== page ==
COP21 – A Pivotal Agreement

COP 21 is pivotal for creating a platform for global co-operation on climate. Affirming the target of 2 degrees, ‘and pursuing efforts to limit the temperature increase to 1.5 degrees’, is key to keeping stronger ambition in view.

Let us congratulate Small Island Developing States for their remarkable concerted strategy to keep the Parties vigilant about a stronger ambition of 1.5 degrees. Two degrees will not avert the impact of rising oceans on Islands and low lying countries, so for these Parties, survival is paramount.  The Marshall Islands, Cook Islands and the Seychelles played poignant roles in showing the significance of the Oceanic regions to the viability of life on the planet.  During a Small Island Developing States presentation, an image of the EEZ regions of the SIDS was presented, then overlaid with a map of Europe, which was dwarfed by the immensity of the oceanic regions and the scope of the marine responsibilities of the Small Island States.

The Seychelles showcased exquisite diplomacy with the innovation of debt exchange. Their negotiator engaged President Hollande in a unique opportunity for success from the COP by offering to make third of their EEZ a protected area in exchange for cancelling  €30 million of debt. This immediately opened the door to further negotiations for debt exchange for the benefit of environmental protection mechanisms for developed and developing countries.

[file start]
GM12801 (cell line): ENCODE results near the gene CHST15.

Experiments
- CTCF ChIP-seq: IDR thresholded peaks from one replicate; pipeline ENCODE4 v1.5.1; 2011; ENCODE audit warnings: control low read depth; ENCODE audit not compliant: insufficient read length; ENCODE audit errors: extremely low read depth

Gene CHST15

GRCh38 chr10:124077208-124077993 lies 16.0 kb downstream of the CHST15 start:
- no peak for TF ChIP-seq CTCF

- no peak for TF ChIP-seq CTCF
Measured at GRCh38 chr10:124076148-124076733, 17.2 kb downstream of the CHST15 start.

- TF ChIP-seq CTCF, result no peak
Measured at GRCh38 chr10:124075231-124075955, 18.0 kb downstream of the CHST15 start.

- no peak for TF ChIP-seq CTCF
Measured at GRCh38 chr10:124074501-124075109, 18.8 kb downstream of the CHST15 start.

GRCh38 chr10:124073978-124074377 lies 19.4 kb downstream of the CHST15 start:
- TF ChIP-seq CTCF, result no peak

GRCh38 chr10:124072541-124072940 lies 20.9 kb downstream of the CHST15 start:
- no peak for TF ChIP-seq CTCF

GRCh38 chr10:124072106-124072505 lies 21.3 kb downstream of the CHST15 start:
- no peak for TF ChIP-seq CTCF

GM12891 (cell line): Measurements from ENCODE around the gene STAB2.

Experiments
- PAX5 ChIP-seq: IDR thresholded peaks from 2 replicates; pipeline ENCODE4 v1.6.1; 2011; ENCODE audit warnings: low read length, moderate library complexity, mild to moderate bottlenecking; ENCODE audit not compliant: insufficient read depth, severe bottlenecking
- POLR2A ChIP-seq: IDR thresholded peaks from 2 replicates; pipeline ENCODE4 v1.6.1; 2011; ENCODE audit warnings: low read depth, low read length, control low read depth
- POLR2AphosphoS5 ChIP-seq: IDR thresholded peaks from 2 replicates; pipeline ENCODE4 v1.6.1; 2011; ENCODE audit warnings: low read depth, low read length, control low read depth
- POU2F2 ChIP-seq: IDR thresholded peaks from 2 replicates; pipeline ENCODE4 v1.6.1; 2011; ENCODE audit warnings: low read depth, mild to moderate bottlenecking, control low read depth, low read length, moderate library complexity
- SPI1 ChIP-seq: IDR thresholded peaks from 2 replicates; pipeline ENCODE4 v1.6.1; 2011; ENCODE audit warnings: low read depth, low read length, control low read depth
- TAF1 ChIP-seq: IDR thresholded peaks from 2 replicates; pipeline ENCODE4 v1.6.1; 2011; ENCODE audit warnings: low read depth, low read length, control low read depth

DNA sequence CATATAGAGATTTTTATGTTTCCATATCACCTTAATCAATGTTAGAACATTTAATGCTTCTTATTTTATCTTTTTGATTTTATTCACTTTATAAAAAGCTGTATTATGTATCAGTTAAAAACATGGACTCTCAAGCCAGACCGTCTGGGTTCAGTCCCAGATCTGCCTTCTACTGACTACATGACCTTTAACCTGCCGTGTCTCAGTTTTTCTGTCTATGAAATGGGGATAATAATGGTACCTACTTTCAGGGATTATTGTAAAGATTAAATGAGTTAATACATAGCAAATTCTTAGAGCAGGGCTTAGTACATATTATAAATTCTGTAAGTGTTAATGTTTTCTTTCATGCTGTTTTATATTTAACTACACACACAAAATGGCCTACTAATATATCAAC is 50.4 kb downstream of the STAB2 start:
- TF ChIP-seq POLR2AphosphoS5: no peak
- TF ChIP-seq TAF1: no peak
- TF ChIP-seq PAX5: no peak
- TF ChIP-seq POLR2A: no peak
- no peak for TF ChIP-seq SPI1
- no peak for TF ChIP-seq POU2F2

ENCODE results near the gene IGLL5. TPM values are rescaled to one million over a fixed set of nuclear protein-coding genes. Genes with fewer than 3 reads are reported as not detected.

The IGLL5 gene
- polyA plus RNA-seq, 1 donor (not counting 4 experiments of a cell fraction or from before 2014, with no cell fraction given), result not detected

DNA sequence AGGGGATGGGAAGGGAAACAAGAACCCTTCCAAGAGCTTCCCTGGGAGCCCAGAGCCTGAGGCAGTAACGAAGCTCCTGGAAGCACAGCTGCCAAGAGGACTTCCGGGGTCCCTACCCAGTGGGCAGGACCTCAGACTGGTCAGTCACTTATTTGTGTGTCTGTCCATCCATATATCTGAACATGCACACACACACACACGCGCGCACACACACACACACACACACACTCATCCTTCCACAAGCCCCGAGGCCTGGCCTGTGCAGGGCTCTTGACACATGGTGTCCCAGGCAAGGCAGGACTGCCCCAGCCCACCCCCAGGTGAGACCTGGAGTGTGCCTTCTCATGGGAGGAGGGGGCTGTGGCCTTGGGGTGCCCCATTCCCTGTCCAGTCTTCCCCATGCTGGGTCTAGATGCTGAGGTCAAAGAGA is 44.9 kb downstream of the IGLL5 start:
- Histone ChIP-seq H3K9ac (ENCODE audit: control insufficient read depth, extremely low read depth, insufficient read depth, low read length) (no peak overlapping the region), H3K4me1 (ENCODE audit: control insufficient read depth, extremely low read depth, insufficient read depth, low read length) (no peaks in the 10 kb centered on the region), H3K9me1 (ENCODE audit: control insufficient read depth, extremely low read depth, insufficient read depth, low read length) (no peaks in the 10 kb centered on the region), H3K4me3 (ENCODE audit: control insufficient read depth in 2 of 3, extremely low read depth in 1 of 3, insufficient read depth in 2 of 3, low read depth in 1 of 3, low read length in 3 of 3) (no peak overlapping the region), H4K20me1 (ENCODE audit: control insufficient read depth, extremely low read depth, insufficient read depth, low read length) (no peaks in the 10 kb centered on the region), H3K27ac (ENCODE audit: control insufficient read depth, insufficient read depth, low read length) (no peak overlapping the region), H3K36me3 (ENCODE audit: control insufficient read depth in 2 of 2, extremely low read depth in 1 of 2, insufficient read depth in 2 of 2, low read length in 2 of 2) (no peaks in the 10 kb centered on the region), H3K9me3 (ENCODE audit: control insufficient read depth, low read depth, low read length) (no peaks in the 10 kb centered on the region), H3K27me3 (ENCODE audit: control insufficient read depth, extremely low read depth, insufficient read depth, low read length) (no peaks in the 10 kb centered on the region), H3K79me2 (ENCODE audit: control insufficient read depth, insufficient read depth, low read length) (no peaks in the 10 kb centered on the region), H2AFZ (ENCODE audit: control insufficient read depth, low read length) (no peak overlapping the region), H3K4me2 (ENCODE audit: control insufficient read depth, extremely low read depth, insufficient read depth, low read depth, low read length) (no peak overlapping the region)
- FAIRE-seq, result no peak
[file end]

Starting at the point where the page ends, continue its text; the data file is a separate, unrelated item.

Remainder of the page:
The Paris meeting offered opportunities to engage in every facet of climate interests. One of the threads that led to a successful Paris agreement was the benefit of several decades of IPCC scientific evidence of the mounting crisis of climate. The science is continually evolving.

A science panel on the cryosphere brought home the compelling prospect of crossing irreversible thresholds, with a foreboding message of a tipping point on climate. The cryosphere includes all the regions of ice: Arctic and Antarctic and Greenland ice sheets, mountain glaciers, and permafrost, which are, in turn, impacted by ocean acidification. The cryosphere is key to the stability of the climate system, and directly linked to sea levels and the impacts of altered thermodynamics and hydrological systems.

Taking permafrost as a case in point of the scale of significance of ice, about one quarter of the northern hemisphere is in permafrost – a surface layer of a few meters which is a mixture of soil, sediment and ice, which remains frozen throughout the year. When permafrost melts, CO2 and methane are released into the atmosphere. Models predict that 30% of permafrost will be lost if warming is held at 1.5 degrees, and 70% with a 4.5 degrees warming scenario. A 2-degree rise would release 50 Gt of Carbon, out of a total global carbon budget of 275 Gt. The science panel noted ‘ once carbon is released from thawed permafrost this carbon loss is irreversible on all but geologic time scales’.